Learning to Bake Allergen-Free: A Crash Course for Busy Parents on Baking without Wheat, Gluten, Dairy, Eggs, Soy or Nuts
Format: PDF / Kindle (mobi) / ePub
Has your child been diagnosed with food allergies? If so, help is here! Colette Martin has been there too: When her son Patrick was diagnosed with multiple food allergies in 2001, she had to learn all-new ways to feed him—and especially to make baked goods that he both could and would eat.
Learning to Bake Allergen-Free is the book Colette Martin wishes she had back then. She ingeniously presents a dozen manageable lessons that will arm parents to prepare allergen-free baked goods the entire family can enjoy together. The book features:
• More than 70 recipes (including variations) sure to become family staples—for muffins, rolls, breads, cookies, bars, scones, cakes, tarts, pizza, and pies— starting with the easiest techniques and adding new skills along the way
• Clear explanations of the most common allergens and gluten, with all the details you need on which substitutions work, and why
• Hundreds of simple tips for adapting recipes and troubleshooting as you go
• Detailed guidelines and more than 15 recipes for making allergen-free treats from packaged gluten-free baking mixes
• Special crash courses focused on key ingredients and techniques, including sweetening options, decorating a cake simply but superbly, kicking everyday recipes up a notch, and much more!
Whether you already love to bake or are a kitchen novice, Learning to Bake Allergen-Free will give you the knowledge, skills, recipes, and confidence to make food that your family can safely eat—and that they’ll love!
grains. ✻✻ When buying processed foods, look for prod ucts with the fewest ingredients. In Michael Pollan’s book Food Rules, his sixth rule for eating is, “Avoid food products that contain more than five ingredients,” 8 contending that they are healthier for you. I agree. When you are eating allergen-free, this rule is even more critical. The fewer ingredients there are in a product, the less you need to worry about possible contamination. (See page 68 for more on contamination.) Why buy a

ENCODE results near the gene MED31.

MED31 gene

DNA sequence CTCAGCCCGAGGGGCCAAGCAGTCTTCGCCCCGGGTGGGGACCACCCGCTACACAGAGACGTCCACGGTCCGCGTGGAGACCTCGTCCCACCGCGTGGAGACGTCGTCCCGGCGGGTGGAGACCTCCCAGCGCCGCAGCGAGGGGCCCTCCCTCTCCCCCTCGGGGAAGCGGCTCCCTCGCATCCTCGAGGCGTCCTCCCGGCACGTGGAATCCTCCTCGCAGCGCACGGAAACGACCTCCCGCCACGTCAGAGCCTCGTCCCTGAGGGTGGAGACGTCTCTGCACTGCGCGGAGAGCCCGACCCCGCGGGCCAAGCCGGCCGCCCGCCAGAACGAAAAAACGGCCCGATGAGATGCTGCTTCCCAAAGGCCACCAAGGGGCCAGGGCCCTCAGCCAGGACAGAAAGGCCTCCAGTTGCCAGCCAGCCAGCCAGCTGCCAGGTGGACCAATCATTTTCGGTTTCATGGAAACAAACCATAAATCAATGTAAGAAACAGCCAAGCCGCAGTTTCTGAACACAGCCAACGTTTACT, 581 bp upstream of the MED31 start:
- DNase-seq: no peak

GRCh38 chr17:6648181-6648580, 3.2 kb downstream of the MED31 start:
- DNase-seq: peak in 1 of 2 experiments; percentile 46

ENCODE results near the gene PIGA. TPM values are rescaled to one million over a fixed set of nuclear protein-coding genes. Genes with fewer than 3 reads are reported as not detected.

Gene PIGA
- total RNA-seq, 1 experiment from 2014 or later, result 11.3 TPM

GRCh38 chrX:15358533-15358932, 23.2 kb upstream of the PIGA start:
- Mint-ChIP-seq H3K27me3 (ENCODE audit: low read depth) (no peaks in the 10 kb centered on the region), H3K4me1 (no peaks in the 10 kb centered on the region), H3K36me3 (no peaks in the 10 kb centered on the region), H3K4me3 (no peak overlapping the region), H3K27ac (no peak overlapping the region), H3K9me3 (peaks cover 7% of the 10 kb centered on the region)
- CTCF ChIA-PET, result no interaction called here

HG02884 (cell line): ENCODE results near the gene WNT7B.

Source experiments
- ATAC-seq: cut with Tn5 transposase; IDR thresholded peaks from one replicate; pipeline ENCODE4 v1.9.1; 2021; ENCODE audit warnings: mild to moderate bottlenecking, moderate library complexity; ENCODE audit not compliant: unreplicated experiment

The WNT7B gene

Arthur Flour Gluten Free Multipurpose blend. However, I often find myself choosing the Namaste Foods Perfect Flour Blend or the King Arthur Flour Gluten Free Whole Grain blend; these two flours are my favorite everyday gluten-free all-purpose flours. Note that they both contain multiple whole-grain flours, one with and one without xanthan gum. To keep things simple, I suggest using gluten-free flour blends in my recipes. Any of the blends recommended here will work. I have made each of my recipes
advance. Use the same ratio—1 tablespoon of flaxseed meal to 3 tablespoons of warm water—to make as many “eggs” as you 58 ■ learning to b ake allergen-free need. Prepared flaxseed gel will keep in the refrigerator for up to a week. When you are ready to bake, measure ¼ cup of flaxseed gel to equal one egg. Bring the flaxseed gel to room temperature before using it (as you would with an egg). To make chia seed gel, follow the procedure above, but use only ½ tablespoon of chia seeds to 3
equal amount of applesauce. Likewise, if you want to reduce the fat, up to ½ cup of fat (oils only—not shortening) can be replaced with applesauce. But stick to just one of these applesauce substitutes at a time. For example, if you are using applesauce in place of eggs, b aking without eggs ■ 59 do not also use it to replace the oil—too much of a good thing can turn out badly. Also, if you choose to use applesauce in place of sugar or fat, do so only in batters; doughs and yeast breads
substituted. ✻✻ For a lighter chocolate sauce, increase the chocolate hemp milk to 6 tablespoons. ✻✻ Refrigerate the leftovers. The glaze will harden. Microwave it for 20 seconds and mix well when you’re ready to use the glaze again. rise to the occasion ■ 177